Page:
Tourism Spending Up $15 Million in Door County Last Year
Media Contact: Jon Jarosh, 920/818-1133 or firstname.lastname@example.org
Door County, Wis. Visitor spending in Door County was up $15 million dollars last year according to a report released today by the Wisconsin Department of Tourism. The state's tourism economic impact report comes just before the start of National Travel and Tourism Week, which runs from May 7-13, 2017.
Door County visitors spent $347.8 million in 2016, an increase of 4.5% over the $332.8 million dollars spent by visitors in 2015.
Overall visitor spending in Wisconsin totaled $12.3 billion last year according to an annual economic impact study prepared for the Wisconsin Department of Tourism by Tourism Economics. That’s a statewide increase of 3.3% compared to the $11.9 billion visitors spent in Wisconsin in 2015.
In Door County, the $347.8 million in direct visitor spending last year supported 3,178 jobs and $75.1 million in labor income. Visitor spending also generated $37.5 million in state and local taxes, an increase of $1.4 million (3.68%) over 2015. Total business sales from tourism, which includes direct and indirect spending, totaled $442.8 million in 2016, an increase of 4.35% over last year.
Jack Moneypenny, President and CEO of the Door County Visitor Bureau (DCVB), said the annual economic impact figures continue to show how vital the travel industry is to the state and to Door County. “We are pleased to see the eighth consecutive year of visitor spending growth, and along with it, the positive impacts that increased spending has within our destination,” Moneypenny said.
In Door County, the incremental growth in annual tourism spending over those eight years has added up to $90.7 million, a 35.28% increase since 2009. Room tax collections increased 47.33% during that same time span, from $3.02 million in 2009 to $4.45 million last year. 2009 is a notable year as it was the first year that all 19 of Door County's municipalities were part of the Door County Tourism Zone.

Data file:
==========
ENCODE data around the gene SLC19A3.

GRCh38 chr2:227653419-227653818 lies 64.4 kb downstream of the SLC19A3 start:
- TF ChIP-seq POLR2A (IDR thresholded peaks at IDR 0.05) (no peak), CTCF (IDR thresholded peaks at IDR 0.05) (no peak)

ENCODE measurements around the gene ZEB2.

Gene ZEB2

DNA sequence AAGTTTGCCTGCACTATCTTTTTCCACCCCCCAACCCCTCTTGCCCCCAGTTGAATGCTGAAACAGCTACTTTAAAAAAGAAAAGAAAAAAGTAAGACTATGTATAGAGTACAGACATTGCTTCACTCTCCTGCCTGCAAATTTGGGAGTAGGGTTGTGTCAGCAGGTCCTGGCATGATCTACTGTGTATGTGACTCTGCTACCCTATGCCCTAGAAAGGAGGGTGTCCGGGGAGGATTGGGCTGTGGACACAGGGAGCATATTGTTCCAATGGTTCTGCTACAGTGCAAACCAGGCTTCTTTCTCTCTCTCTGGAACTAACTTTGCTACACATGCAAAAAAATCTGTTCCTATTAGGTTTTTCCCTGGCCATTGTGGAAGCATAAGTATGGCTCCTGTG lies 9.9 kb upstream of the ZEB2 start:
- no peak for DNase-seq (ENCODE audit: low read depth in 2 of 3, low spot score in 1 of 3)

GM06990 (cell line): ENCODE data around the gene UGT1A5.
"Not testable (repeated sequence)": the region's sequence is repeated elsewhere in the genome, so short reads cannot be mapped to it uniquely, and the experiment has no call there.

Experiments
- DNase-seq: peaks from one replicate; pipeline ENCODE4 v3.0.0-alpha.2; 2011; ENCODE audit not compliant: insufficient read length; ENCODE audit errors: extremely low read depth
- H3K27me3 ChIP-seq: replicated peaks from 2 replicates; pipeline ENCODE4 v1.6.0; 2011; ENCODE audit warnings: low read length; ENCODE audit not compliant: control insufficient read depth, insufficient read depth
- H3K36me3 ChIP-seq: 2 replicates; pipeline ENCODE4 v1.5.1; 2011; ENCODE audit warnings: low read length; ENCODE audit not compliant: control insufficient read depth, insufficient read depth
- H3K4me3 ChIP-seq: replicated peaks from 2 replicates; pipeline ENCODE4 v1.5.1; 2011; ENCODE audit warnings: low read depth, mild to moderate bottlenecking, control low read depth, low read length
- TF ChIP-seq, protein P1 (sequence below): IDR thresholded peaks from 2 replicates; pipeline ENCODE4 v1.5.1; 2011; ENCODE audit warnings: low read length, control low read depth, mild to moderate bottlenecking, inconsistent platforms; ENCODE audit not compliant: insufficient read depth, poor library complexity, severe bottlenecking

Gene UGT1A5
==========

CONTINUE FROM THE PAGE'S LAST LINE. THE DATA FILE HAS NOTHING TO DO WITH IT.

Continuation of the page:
Door County ranked seventh, up one spot, among the state’s 72 counties in visitor spending last year with Milwaukee County topping the list followed by Dane, Sauk, Waukesha, Brown and Walworth counties. Moneypenny said this is noteworthy given Door County’s population of around 28,000 compared to the larger year-round metropolitan destinations in the state that comprise the rest of the top 10 counties for tourism spending.
The DCVB will celebrate National Travel and Tourism Week by hosting a Door County Travel and Tourism Breakfast event on Wednesday May 10 at Stone Harbor Resort in Sturgeon Bay. Spirit of Door County scholarship winners will be announced and the Certified Tourism Ambassador of the Year award will be handed out, and keynote speaker Mikki Williams will discuss the “Art and Heart of Storytelling.”
The Door County Visitor Bureau is the official tourism marketing organization for Door County, whose mission is to generate incremental economic impact for the community by attracting visitors with strategies that ensure sustainable tourism.